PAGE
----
måndag 22 februari 2016

Embroidery craziness begun

As you may recall I got enthusiastic about patterned 13th century clothes a month ago. One of my absolute favourites was this image:

End of the 13th century 
France Lausanne, Bibliothèque Cantonale et Universitaire 
U 964 - Biblia Porta fol. 240r

While it is likely that most of the striped garments of the 13th century had woven stripes I thought that maybe, just maybe, when there was just one stripe, or a few, but placed at uneven intervals, as on the man's tunic, they might be embroidered. Or applied from another fabric, but I'm going with the embroidery theory here ;) Since her stripe has the same background colour as the rest of the gown.

So, I have started the embrodiery. In chain stitch, which isn't typical of the period, but my split stitch doesn't produce half as nice results.

There will two double stripes like this, maybe 10-12 cm apart, and then something inside that, haven't made up my mind yet. But fleur-de-lys are always nice. Like Edward the Confessor. Whose tunic surely is made from patterned silk.

Edward the Confessor, from "Life of Edward the Confessor" 

I am also justifying the embroidery with the fact that embroidery on wool was rather common for interior decoration. Imitiating the patterns of brocaded silks in a cheaper technique is at least palusible, especially since we know that brocades were imitated in other ways, such as printing. Though probably mostly for interior decaration purposes, since the paint would have made the fabric stiff. The preserved printed fabrics are either on linen or silk (or printed cottons from India, but I'm talking about European production here), I have not seen printed wool fabrics mentioned before the 18th cnetury, but I would love if anyone of you have found it somewhere earlier - it really isn't my area of expertise.

Also, since we know of embroidered bands at the hem, it wouldn't be so far fetched to make one a bit higher up.

But, as as said before, most were undoubtly woven, in the first link above you find several preserved examples, and there are also lots of documents from medieval Flanders dealing with the production of striped cloth.

5 kommentarer:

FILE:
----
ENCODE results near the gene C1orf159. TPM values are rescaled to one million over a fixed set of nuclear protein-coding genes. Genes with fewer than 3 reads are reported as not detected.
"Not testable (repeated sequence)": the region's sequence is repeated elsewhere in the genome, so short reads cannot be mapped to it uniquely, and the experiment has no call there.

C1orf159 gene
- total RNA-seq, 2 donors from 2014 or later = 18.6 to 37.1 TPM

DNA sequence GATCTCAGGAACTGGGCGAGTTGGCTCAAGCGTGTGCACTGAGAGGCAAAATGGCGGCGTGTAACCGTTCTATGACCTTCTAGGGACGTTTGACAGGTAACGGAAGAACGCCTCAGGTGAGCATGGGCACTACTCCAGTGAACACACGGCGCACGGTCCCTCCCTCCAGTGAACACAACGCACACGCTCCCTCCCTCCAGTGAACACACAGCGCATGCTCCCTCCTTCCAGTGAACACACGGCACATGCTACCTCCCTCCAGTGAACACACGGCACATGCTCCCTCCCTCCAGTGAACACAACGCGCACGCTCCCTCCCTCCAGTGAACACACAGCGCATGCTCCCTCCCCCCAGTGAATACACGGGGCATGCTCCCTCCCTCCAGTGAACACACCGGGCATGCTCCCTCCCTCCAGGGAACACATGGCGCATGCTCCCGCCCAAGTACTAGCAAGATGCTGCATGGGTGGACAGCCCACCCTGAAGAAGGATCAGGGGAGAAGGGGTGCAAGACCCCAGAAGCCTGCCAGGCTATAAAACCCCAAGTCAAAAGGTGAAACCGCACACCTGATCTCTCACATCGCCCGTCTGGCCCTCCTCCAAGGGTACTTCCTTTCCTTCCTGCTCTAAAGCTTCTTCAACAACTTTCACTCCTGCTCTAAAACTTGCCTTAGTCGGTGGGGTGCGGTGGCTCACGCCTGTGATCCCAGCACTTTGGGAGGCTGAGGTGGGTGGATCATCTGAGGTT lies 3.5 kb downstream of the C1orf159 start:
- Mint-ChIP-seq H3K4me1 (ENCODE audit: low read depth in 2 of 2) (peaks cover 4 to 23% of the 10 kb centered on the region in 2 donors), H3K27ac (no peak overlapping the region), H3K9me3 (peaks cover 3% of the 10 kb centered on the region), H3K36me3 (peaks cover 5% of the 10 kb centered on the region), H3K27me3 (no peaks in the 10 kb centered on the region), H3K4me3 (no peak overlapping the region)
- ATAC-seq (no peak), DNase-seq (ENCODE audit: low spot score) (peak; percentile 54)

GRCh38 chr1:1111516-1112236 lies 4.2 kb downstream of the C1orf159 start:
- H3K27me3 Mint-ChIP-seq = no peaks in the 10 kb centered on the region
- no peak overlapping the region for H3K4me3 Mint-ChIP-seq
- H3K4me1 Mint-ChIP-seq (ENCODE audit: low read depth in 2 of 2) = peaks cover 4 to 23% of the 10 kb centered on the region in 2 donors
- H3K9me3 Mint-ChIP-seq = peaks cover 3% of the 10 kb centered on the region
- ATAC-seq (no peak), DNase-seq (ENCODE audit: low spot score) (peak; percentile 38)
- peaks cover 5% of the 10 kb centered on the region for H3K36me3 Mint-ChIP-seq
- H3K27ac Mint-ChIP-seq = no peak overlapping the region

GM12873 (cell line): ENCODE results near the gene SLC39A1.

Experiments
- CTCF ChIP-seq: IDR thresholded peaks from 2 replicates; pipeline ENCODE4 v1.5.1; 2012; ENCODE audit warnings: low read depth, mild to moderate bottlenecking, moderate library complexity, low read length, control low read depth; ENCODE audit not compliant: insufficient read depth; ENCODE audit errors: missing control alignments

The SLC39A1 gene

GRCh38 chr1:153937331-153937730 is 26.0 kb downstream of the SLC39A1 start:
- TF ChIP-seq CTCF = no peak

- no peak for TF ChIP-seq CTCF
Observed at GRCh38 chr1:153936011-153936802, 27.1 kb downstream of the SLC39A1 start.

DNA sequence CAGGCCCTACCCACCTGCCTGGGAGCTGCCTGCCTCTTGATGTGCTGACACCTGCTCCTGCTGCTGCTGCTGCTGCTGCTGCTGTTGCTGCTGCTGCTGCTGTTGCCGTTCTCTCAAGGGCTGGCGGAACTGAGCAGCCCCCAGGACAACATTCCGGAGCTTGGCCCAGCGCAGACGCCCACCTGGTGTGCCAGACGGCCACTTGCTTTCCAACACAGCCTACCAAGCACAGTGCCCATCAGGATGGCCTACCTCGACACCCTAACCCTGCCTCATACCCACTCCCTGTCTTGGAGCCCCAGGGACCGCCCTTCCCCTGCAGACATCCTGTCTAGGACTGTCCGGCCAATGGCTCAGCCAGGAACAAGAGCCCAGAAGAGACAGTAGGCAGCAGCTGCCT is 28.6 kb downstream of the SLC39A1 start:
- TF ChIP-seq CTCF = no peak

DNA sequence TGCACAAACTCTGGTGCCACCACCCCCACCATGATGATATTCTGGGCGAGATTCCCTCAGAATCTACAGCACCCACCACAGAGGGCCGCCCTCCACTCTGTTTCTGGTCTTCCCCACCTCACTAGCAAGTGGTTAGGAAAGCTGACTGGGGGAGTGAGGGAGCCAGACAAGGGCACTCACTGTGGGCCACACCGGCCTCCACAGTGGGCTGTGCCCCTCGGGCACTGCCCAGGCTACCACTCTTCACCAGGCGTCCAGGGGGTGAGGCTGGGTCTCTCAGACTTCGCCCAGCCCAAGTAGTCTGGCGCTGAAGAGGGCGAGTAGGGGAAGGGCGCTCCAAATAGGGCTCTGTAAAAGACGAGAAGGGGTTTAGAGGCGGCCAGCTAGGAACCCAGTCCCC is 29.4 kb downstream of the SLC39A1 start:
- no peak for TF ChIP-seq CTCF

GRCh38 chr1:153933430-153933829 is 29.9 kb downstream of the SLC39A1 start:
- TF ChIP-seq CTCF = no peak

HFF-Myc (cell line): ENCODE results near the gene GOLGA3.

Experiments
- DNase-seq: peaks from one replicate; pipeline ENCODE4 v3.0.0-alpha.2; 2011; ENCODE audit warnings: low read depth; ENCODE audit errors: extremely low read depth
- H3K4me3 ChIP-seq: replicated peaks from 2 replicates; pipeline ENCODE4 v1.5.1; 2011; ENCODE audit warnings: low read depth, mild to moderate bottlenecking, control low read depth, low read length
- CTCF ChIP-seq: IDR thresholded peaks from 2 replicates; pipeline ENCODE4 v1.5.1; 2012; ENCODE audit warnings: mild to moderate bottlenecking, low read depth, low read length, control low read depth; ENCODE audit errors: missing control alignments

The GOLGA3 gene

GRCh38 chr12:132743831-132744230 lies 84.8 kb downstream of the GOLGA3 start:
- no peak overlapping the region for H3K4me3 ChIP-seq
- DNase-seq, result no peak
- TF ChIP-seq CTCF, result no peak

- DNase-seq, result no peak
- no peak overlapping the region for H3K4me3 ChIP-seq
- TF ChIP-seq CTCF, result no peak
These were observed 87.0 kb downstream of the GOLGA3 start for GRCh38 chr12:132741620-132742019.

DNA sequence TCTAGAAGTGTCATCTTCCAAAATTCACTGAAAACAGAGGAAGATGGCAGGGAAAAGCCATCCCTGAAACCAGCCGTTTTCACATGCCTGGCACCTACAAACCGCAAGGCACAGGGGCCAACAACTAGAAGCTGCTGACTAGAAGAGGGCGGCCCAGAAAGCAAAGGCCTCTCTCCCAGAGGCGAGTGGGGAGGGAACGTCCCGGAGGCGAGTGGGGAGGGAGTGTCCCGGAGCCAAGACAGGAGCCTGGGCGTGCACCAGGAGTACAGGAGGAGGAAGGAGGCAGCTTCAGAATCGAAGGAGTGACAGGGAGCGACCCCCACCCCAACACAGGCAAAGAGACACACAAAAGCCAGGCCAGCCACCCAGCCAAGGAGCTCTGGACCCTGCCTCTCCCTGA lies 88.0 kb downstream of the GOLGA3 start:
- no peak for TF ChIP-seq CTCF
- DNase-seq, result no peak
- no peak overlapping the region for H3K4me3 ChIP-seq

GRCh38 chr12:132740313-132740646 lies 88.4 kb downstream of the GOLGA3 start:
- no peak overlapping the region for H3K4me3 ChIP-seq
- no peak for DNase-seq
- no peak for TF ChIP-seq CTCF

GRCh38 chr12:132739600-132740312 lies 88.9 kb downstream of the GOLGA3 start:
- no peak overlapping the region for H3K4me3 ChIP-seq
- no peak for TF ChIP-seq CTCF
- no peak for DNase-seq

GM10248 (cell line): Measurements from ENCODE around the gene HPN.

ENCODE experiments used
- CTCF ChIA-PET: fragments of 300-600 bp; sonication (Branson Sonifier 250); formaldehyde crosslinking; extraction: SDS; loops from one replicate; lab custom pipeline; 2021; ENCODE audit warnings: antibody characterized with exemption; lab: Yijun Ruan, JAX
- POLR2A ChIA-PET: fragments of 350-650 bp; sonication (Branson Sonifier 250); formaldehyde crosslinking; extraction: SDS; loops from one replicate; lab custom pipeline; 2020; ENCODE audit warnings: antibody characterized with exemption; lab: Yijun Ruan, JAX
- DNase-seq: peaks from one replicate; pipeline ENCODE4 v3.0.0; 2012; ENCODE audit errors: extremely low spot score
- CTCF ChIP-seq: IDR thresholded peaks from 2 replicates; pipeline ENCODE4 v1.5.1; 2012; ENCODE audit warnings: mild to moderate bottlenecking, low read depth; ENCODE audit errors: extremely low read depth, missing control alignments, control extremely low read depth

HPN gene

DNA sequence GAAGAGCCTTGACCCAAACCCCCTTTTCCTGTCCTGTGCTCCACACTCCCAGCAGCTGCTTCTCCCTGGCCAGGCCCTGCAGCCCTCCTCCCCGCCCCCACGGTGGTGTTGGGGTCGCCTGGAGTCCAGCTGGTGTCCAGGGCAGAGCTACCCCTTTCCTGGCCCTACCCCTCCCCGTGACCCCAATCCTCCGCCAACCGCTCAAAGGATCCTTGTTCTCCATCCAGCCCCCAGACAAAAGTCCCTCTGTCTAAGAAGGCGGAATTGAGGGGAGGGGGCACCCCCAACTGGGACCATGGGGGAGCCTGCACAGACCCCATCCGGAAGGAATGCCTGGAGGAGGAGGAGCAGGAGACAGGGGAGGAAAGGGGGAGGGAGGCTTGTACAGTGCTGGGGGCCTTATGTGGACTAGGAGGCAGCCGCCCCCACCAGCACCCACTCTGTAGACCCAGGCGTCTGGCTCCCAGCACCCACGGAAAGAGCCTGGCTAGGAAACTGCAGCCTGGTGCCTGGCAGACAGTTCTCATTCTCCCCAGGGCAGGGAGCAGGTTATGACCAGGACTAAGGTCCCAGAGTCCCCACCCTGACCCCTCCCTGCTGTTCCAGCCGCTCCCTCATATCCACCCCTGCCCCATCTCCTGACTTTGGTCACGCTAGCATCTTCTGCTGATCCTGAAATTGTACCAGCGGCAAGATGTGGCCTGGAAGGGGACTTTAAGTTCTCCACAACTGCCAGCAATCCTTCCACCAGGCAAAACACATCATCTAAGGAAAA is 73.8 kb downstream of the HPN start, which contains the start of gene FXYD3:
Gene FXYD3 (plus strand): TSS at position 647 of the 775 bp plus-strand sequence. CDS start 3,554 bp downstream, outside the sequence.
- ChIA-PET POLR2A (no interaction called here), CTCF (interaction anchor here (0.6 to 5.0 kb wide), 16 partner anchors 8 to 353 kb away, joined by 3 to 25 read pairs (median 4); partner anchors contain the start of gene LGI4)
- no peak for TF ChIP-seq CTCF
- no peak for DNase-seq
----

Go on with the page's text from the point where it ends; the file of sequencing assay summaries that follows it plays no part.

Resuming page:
1. Embroidery seems like a good choice!
    Have you seen Ingegerd Henschen's "Tygtryck i Sverige 1 - före 1700"? She doesn't seem to mention any evidence of printing on wool (other than a possible wax print found in Crimea, see page 40), but in case you haven't read it, you might still find it interesting. It mostly covers the medieval era and renaissance, including discussions of "säter"/"säterverk" and printing as a basis for embroidery. She mentions that chapter 173 in Cennino Cennini's "Trattato der pintura" (early 15th century) covers fabric printing, and that he says it's used for children's clothes and in churches (Henschen page 66). Most of the early printed textiles have been found in Germany, apparently.

  2. Oooh, I haven't seen that one. Thanks. I know of the printed linen from Germnay, of course, but not printed wool. The reference to the 18th century I found in Kjellberg's "Ull och ylle".

  3. Sorry if this is a double post - Preview messed it up.

    I've only read bits and parts of Kjellberg's book; there's lot's of information there! Berch's collection has some 18th century printed samples that are just labelled "flannel"; presumably the "culgeed flannel" described in "Textiles in America", which was also called "golgas", (apparently produced from 1680 and on, http://runeberg.org/uppfinn/5/0544.html). And if a printed fabric hides behind an non-descriptive name like "golgas" in the 18th century, I'm thinking that possibly there might be other fabric names in earlier centuries that eventually turn out to have referred to printed fabrics. It'll be interesting to see if some serendipitous find of a textile researcher will spread light on this in the future.

    1. Kjellberg is an amazing book. And bound in wool fabric :)

  4. Yes, it's great both inside and out. :-)